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I'm surprised no one has mentioned the tiger sequence from THE WIZARD OF OZ.

 

Or the trapped on the mountain/ice cave scenes from AN AMERICAN IN PARIS.

 

Or the entire role of Peter Lorre in OUT OF THE PAST as the shady hamburger salesman.

And don't forget the deleted love scene between James Mason and Martin Landau in North by Northwest.

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I'm surprised no one has mentioned the tiger sequence from THE WIZARD OF OZ.

 

Or the trapped on the mountain/ice cave scenes from AN AMERICAN IN PARIS.

 

Or the entire role of Peter Lorre in OUT OF THE PAST as the shady hamburger salesman.

 

 

Never knew about Lorre being filmed for OOTP but having his scene cut.    Do you know what scenes would have been around that one or what city it was set in?   I would assume San Francisco since the town of Bridgeport (which I go to once a year),  is barely big enough for a hamburger stand.

 

James, I believe Lawrence was referring to the scene filmed in L.A. and at Tommy's World Famous Hamburger Stand on the corner of Rampart and Beverly Blvd.

 

Lorre is shown scarfing down one of those big juicy Tommy's double chili cheeseburgers with the big beefsteak tomatoes on it while telling Mitchum, who had ordered one of Tommy's equally good chili cheese dogs, that he should steer clear of Jane Greer because she was one crazy dame who'd bring him nothin' but big trouble if he fell for any of her BS.

 

;)

 

(...actually James, and while I suppose I COULD be wrong here, I'm pretty sure Lawrence was jokin' around and just posted his "wanna see list of lost footage" as a spoof...but let's see what he has to say once he revisits this thread and sees what we posted here, 'cause IF his post WASN'T done in jest, then hell YEAH, I TOO would sure like to see THOSE "lost scenes" MYSELF!!!)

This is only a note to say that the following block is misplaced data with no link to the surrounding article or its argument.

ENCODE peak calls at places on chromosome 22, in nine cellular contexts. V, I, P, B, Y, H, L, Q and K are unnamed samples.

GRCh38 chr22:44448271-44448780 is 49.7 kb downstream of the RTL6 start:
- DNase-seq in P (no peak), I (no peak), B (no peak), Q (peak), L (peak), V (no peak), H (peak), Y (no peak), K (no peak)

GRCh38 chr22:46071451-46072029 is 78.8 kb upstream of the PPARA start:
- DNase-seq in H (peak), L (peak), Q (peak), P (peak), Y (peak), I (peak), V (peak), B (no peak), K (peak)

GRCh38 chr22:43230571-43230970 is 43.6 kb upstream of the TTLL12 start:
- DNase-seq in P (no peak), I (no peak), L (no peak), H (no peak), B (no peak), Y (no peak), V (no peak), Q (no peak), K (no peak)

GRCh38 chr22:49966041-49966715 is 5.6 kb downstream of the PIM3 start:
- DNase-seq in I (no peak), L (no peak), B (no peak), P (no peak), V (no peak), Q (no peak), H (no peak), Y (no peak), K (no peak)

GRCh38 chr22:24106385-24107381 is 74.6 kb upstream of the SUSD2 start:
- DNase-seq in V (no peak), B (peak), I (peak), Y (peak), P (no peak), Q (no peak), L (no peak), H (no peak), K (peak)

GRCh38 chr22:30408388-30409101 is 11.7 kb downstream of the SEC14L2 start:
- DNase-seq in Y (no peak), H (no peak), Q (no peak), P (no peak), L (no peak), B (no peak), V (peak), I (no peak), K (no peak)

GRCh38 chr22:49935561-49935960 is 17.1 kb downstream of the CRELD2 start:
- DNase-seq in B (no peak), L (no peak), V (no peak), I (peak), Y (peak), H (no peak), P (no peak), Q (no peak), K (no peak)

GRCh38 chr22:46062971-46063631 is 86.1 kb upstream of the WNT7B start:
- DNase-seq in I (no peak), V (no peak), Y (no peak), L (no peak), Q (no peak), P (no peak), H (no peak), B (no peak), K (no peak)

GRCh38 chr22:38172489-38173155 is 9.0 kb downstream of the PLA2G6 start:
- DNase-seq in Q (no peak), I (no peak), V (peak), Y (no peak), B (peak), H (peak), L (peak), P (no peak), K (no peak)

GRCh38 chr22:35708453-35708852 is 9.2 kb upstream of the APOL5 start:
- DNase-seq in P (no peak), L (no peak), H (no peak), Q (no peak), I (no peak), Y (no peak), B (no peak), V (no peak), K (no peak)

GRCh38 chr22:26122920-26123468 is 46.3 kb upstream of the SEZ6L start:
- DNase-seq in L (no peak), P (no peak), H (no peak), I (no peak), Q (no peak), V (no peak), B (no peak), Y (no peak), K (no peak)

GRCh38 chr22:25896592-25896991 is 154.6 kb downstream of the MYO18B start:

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And don't forget the deleted love scene between James Mason and Martin Landau in North by Northwest.

 

I didn't know about that scene, but now that I do, I'm trying my best to forget about it. ;)

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I'm surprised someone hasn't posted this already--but Errol Flynn's 1954 production of " William Tell".  It was the second film he made after he left Warner Brothers (1953's "Crossed Swords" was the first);  Flynn provided half the financing, the rest coming from The Italian Government & some coming from Warner Bros.  He shot 30-40 minutes of footage, then ran out of money and could not get financing to complete the film*

 

Who knows where the footage is?  Naples, Rome, the Warner Bros. vaults?  Maybe someone will find and show it some day.

 

*---Information from Jeanine Basingers' "The Star System", 2008.

 

filmlover, that would be a fascinating find.

 

I found the following speculation about the William Tell footage at http://www.classicfilmtvcafe.com/2013/03/errol-flynns-unfinished-film-story-of.html: